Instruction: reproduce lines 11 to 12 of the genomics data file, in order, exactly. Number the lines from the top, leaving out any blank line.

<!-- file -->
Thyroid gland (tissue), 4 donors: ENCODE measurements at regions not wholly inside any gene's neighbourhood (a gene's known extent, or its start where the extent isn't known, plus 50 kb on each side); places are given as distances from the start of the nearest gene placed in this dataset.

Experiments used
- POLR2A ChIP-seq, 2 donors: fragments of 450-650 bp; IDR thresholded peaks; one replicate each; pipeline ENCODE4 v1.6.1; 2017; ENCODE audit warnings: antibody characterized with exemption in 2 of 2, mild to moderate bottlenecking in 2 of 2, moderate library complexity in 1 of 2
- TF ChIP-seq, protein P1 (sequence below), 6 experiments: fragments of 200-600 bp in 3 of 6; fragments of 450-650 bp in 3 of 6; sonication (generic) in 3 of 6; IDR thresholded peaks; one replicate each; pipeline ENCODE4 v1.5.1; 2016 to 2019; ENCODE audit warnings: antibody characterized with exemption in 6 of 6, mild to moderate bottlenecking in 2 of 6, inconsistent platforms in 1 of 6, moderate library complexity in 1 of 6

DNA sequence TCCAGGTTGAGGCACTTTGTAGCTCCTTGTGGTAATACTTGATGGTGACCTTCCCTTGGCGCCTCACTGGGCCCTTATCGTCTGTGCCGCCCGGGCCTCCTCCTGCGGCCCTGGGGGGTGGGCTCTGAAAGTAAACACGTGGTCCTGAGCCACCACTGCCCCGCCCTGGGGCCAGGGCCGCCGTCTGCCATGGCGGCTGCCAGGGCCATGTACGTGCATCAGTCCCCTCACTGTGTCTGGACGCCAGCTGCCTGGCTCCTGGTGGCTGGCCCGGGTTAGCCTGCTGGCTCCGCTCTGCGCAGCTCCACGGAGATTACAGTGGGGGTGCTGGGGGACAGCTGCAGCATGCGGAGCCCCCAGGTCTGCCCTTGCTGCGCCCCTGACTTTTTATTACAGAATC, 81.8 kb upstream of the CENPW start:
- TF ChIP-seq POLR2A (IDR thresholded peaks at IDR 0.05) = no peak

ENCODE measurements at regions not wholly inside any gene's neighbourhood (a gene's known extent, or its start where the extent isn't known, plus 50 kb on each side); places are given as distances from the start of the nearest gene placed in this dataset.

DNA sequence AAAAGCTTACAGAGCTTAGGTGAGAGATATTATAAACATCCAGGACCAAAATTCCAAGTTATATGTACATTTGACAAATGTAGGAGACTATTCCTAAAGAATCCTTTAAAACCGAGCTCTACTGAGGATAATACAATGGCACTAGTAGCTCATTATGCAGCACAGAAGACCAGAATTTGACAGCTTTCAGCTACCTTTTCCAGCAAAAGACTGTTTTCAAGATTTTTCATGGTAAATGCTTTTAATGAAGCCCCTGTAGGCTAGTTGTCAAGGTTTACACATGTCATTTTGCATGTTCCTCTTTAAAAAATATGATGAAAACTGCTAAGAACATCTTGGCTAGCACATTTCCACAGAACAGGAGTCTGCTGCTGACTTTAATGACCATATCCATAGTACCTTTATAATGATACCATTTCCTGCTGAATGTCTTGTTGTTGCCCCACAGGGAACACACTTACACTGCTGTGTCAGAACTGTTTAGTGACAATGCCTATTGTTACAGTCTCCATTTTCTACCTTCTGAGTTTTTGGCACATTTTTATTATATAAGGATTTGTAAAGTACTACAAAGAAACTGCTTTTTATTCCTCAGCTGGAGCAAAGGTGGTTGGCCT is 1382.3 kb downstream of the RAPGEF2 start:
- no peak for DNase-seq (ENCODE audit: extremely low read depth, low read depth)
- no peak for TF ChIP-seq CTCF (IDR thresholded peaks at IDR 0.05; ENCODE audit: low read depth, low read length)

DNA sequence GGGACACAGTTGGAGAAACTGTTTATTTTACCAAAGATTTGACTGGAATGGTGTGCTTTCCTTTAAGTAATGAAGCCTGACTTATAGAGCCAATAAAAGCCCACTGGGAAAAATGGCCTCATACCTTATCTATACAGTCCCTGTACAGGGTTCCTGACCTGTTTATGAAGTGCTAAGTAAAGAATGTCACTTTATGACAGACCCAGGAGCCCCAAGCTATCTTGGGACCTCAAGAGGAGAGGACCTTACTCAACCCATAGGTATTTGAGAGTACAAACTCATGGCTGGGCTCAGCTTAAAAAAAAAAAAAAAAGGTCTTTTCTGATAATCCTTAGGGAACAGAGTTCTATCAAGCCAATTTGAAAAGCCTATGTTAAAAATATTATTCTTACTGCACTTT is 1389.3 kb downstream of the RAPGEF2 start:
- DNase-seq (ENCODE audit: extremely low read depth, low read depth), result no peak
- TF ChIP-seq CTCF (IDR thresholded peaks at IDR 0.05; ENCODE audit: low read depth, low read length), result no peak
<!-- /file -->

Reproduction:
DNA sequence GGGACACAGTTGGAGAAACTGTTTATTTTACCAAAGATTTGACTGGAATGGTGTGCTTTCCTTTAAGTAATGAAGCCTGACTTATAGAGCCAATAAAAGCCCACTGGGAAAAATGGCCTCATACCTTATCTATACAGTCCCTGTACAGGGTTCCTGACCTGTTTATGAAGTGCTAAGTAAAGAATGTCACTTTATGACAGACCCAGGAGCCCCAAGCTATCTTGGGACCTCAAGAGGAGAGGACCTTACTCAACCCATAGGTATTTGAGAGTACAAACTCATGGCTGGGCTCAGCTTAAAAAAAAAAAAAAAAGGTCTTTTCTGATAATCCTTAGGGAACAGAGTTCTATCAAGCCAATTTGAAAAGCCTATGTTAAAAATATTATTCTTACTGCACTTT is 1389.3 kb downstream of the RAPGEF2 start:
- DNase-seq (ENCODE audit: extremely low read depth, low read depth), result no peak